Veterinary relationships and drug regulations
Veterinarians in both small and large animal medicine have been facing economic pressures along with owners and producers alike. Companion animal specialists are expected to sign off on prescriptions for common medications and preventatives that once were readily sold (conveniently, I may add) through their own clinics—but now are ordered readily online. Legislation is offering the idea of forcing these same veterinarians to write obligatory prescriptions for EVERY medication—whether it is dispensed or not through their clinic!
Regulations between political and professional organizations can appear burdensome at times, but these policies are put forth in order to ensure the safety of our animals, people, and food supply.
The Food and Drug Administration (FDA) has also tightened regulations on drugs often used in food producing animals. New testing methods instituted by the Food Safety Inspection Service are able to scope out a broader array of residues. The American Veterinary Medical Association has also approved recent modifications within the Veterinary Practice Act regarding the veterinarian-client-patient relationship (VCPR) standing.
The VCPR is a relationship between a veterinarian, his or her client, and the pet or herd cared for by said client. As FDA defines the VCPR, the veterinarian assumes responsibility for making the medical judgments pertaining to preventative care and ill-health concerns for the animals owned by the client; the client also has agreed to abide by the instructions of their chosen veterinarian. The veterinarian (or member of the coordinating practice) must also be readily available for follow-up regarding patient cases and in situations where adverse reactions may have occurred.
Routine visits with patients help a veterinarian keep on top of medical advice and treatments indicated, as well as aiding the appropriate documentation for patient medical records. All patient records are required to be filed for two years (either by the veterinarian or the producer) in case of an FDA investigation.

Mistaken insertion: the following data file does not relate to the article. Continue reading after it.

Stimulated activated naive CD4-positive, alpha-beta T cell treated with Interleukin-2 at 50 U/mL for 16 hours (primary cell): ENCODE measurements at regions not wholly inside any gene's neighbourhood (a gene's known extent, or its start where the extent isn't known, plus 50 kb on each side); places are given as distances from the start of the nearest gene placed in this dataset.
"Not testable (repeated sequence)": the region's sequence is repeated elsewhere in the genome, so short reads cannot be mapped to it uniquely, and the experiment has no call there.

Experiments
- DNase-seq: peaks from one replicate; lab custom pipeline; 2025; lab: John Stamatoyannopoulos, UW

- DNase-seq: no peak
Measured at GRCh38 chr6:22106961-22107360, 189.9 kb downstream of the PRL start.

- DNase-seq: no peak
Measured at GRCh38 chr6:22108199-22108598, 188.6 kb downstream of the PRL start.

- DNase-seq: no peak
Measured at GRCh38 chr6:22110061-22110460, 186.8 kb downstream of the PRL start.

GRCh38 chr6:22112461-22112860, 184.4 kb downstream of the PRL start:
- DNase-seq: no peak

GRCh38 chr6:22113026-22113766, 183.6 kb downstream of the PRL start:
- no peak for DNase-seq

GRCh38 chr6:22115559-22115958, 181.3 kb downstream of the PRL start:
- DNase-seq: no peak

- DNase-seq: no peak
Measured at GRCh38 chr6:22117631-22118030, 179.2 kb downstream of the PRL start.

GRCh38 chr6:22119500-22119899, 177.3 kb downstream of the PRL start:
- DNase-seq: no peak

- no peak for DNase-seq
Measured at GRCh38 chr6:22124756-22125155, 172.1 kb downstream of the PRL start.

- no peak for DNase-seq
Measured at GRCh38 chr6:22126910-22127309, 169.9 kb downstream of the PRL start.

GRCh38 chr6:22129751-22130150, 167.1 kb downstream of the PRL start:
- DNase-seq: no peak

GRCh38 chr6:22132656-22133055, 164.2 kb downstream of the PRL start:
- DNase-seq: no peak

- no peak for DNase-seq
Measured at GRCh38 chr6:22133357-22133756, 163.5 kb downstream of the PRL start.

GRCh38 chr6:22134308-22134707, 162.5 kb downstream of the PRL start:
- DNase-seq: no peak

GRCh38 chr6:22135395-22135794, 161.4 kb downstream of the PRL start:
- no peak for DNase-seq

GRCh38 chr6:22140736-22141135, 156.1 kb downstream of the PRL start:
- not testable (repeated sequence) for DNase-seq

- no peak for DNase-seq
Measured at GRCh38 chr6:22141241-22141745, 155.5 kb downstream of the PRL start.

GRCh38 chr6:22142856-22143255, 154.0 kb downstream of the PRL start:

Concern among some veterinarians still exists pertaining to the use of ‘extra label’ drugs. The withdrawal time for these types of medications can enter a “gray zone” rather easily. Consulting with your veterinarian is the best way to ensure that your herd is complying with all of the nec-
essary FDA standards and protocols. The typical order of events include: a medical diagnosis, selection of an appropriate medication for treatment, and applying a reliable withdrawal time for food or milk products.
The most recent legislation regarding the VCPR has allowed some states to consider “sufficient knowledge” of a pet or herd health status to be examined by analysis of health papers or production records. This has sparked concern with producers and veterinarians alike, who feel that animal examinations are necessary for appropriate therapeutic decisions. Producers are often targeted for making the mistake of not having a VCPR in place; FDA indicated recently that approximately 59 percent of residue violations investigated have occurred on operations that were not following advice from a veterinarian. Both flunixin and penicillin are at the top of the list of most commonly identified residues.
Using medications off label and simply adding a few days or weeks to the withdrawal time will likely result in violations at some point as the assessment of elimination and half life of the drug in question is needed for accuracy. Residues may also occur due to the drug being administered in an off label method, such as an intravenous injectable that is given subcutaneously or intramuscular. Animals being treated with off-label medications must be identified via methods such as ear tags, record-keeping or nameplates.
These preventative measures are meant to keep animals from inadvertently entering the food chain with medications still in their systems and tissues.
Veterinarians can be allowed to legally use some drugs to reduce animal suffering and improve animal welfare—these drugs are not approved, but permission is granted due to the Animal Medicinal Drug Use Clarification Act (AMDUCA). However, AMDUCA does require that a labeled drug be used first for therapy, and if off label drugs are used for better efficacy—they must be approved for usage in food animals. All off label drugs can only be used therapeutically, not for feed efficiency, synchronization or other production parameters.
More information on drug residues can be obtained from the Food Animal Residue Avoidance Databank at www. farad.org. — Dr. Genevieve Grammer